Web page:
That is not what I said, and it's not what's true. Something composed of only predictable parts is predictable itself, because there's no place for unpredictability to enter in.

The problem is in determining whether something has only predictable parts.

Comment author: Latanius2 07 July 2008 02:05:29PM 0 points [-]

Unknown, for the fourth: yes, even highest level desires change by time, but not because we want them to be changed. I think the third one is false instead: doing what you don't want to do is a flaw in the integrity of the cognitive system, a result of that we can't reprogram our lower level desires, but what desire could drive us to reprogram our highest level ones?

Comment author: Ian_C. 07 July 2008 02:33:16PM 0 points [-]

"That is not what I said, and it's not what's true. Something composed of only predictable parts is predictable itself, because there's no place for unpredictability to enter in."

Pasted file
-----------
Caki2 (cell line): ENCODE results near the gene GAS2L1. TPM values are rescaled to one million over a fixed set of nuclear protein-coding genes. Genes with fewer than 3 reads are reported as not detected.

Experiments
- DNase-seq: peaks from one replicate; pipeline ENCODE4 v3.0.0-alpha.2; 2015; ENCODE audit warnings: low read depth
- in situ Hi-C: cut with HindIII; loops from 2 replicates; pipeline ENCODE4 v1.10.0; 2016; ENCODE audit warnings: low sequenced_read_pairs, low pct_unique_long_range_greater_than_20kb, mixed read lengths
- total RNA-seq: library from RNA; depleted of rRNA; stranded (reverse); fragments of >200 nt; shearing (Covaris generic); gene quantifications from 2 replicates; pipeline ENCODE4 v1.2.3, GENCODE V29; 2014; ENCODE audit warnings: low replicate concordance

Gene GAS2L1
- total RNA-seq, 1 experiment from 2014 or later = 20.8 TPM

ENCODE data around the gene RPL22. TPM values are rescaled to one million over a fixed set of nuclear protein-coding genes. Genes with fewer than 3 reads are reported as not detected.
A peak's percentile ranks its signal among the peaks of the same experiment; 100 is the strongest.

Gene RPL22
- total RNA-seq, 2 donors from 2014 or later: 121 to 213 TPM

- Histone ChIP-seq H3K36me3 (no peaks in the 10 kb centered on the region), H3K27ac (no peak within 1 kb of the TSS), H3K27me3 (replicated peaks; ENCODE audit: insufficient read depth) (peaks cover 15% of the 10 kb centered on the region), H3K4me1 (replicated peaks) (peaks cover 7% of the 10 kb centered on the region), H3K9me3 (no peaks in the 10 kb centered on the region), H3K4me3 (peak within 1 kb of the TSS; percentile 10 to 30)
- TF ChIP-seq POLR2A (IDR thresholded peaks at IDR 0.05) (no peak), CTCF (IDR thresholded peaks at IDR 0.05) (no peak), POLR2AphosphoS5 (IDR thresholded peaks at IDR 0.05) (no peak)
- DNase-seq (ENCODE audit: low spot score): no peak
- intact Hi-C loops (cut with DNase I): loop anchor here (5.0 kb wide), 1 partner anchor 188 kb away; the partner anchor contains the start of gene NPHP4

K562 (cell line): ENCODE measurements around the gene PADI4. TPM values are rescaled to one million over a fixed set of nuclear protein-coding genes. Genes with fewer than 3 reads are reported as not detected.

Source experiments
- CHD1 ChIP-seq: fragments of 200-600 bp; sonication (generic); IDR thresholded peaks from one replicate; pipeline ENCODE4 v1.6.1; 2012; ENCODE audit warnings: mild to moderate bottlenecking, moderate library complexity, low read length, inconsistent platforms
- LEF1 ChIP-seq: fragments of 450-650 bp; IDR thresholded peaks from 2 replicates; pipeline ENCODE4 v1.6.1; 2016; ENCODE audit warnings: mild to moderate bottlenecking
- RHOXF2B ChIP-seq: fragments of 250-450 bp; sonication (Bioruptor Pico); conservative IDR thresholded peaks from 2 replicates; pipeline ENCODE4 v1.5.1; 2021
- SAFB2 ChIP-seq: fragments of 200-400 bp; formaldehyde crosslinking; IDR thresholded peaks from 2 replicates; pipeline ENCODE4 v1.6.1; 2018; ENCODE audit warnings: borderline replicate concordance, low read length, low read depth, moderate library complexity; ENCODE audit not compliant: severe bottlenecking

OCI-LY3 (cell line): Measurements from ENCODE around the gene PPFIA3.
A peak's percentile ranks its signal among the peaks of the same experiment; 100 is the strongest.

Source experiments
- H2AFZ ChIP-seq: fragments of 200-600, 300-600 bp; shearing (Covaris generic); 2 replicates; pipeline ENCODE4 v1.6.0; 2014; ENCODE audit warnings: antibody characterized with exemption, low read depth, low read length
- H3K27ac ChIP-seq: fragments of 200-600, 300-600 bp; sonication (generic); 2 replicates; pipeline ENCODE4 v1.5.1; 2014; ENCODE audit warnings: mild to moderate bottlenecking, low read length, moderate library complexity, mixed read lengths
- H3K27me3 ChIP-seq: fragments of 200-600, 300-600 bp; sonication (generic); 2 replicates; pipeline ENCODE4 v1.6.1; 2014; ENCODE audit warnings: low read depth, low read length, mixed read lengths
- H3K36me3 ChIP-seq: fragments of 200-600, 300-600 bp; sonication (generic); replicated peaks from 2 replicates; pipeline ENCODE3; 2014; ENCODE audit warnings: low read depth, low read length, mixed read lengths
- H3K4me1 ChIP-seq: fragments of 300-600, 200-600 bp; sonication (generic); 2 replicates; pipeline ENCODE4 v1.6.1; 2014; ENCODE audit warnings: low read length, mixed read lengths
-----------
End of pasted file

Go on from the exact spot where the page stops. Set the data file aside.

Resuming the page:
Sorry, I thought that's what you meant by "I suppose it's logically possible that there are high-level priorities that are neither formed out of nor controlled by lower-level ones."

How do you know that two predictable actions composed must equal another predictable action? There is no a-priori reason to believe that is true in every possible universe. I regard actions as just another aspect of objects, like their attributes. Logic won't tell you that red + blue = purple, and it won't tell you how the actions of atom X with combine with atom Y.

Comment author: Alan4 07 July 2008 03:04:02PM 1 point [-]

For what it's worth, in the German, Schopenauer wrote: "Ein Mensch kann zwar tun, was er will, aber nicht wollen, was er will." My non-expert literal translation is: A person can indeed do what he wants, but not want as he wants. In German, wollen is the infinitive of the verb to want, while tun is the infinitive of to do (an alternative of machen, or to make). Query: How do you interpret Schopenhauer's comment in the context of his work, The World as Will and Representation? (Die Welt als Wille und Vorstellung"?)